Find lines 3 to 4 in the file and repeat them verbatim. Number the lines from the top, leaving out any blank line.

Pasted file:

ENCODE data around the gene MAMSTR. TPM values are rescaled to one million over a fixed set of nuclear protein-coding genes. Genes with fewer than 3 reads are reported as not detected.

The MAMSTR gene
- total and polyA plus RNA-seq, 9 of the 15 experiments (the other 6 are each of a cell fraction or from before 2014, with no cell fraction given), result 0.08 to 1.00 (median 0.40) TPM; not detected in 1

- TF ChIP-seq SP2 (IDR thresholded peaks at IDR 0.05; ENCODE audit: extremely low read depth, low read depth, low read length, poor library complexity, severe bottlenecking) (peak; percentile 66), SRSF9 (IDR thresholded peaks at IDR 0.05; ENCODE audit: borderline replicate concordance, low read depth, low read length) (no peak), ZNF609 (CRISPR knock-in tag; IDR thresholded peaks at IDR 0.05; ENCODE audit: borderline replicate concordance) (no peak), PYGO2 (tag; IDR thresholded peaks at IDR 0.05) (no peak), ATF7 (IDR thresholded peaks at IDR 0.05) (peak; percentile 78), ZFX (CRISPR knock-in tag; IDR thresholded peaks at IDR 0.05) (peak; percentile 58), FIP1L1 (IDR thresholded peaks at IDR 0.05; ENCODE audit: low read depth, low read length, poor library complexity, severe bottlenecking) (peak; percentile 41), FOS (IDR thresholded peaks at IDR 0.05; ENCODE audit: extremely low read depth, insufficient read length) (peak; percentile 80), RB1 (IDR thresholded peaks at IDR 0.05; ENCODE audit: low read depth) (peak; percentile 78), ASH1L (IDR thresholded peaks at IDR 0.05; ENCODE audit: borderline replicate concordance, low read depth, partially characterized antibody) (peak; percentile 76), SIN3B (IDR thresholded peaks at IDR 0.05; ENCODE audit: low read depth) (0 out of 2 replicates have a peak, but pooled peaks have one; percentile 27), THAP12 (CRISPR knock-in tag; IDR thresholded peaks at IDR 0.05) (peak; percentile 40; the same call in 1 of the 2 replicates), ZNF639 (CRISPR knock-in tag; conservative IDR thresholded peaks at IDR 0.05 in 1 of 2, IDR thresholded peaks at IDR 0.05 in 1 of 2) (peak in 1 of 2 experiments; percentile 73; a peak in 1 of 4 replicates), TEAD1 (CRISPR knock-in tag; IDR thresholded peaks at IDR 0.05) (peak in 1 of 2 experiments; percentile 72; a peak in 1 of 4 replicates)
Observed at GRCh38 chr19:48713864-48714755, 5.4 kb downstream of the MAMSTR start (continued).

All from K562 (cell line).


- total and polyA plus RNA-seq, 9 of the 15 experiments (the other 6 are each of a cell fraction or from before 2014, with no cell fraction given), result 0.08 to 1.00 (median 0.40) TPM; not detected in 1

- TF ChIP-seq SP2 (IDR thresholded peaks at IDR 0.05; ENCODE audit: extremely low read depth, low read depth, low read length, poor library complexity, severe bottlenecking) (peak; percentile 66), SRSF9 (IDR thresholded peaks at IDR 0.05; ENCODE audit: borderline replicate concordance, low read depth, low read length) (no peak), ZNF609 (CRISPR knock-in tag; IDR thresholded peaks at IDR 0.05; ENCODE audit: borderline replicate concordance) (no peak), PYGO2 (tag; IDR thresholded peaks at IDR 0.05) (no peak), ATF7 (IDR thresholded peaks at IDR 0.05) (peak; percentile 78), ZFX (CRISPR knock-in tag; IDR thresholded peaks at IDR 0.05) (peak; percentile 58), FIP1L1 (IDR thresholded peaks at IDR 0.05; ENCODE audit: low read depth, low read length, poor library complexity, severe bottlenecking) (peak; percentile 41), FOS (IDR thresholded peaks at IDR 0.05; ENCODE audit: extremely low read depth, insufficient read length) (peak; percentile 80), RB1 (IDR thresholded peaks at IDR 0.05; ENCODE audit: low read depth) (peak; percentile 78), ASH1L (IDR thresholded peaks at IDR 0.05; ENCODE audit: borderline replicate concordance, low read depth, partially characterized antibody) (peak; percentile 76), SIN3B (IDR thresholded peaks at IDR 0.05; ENCODE audit: low read depth) (0 out of 2 replicates have a peak, but pooled peaks have one; percentile 27), THAP12 (CRISPR knock-in tag; IDR thresholded peaks at IDR 0.05) (peak; percentile 40; the same call in 1 of the 2 replicates), ZNF639 (CRISPR knock-in tag; conservative IDR thresholded peaks at IDR 0.05 in 1 of 2, IDR thresholded peaks at IDR 0.05 in 1 of 2) (peak in 1 of 2 experiments; percentile 73; a peak in 1 of 4 replicates), TEAD1 (CRISPR knock-in tag; IDR thresholded peaks at IDR 0.05) (peak in 1 of 2 experiments; percentile 72; a peak in 1 of 4 replicates)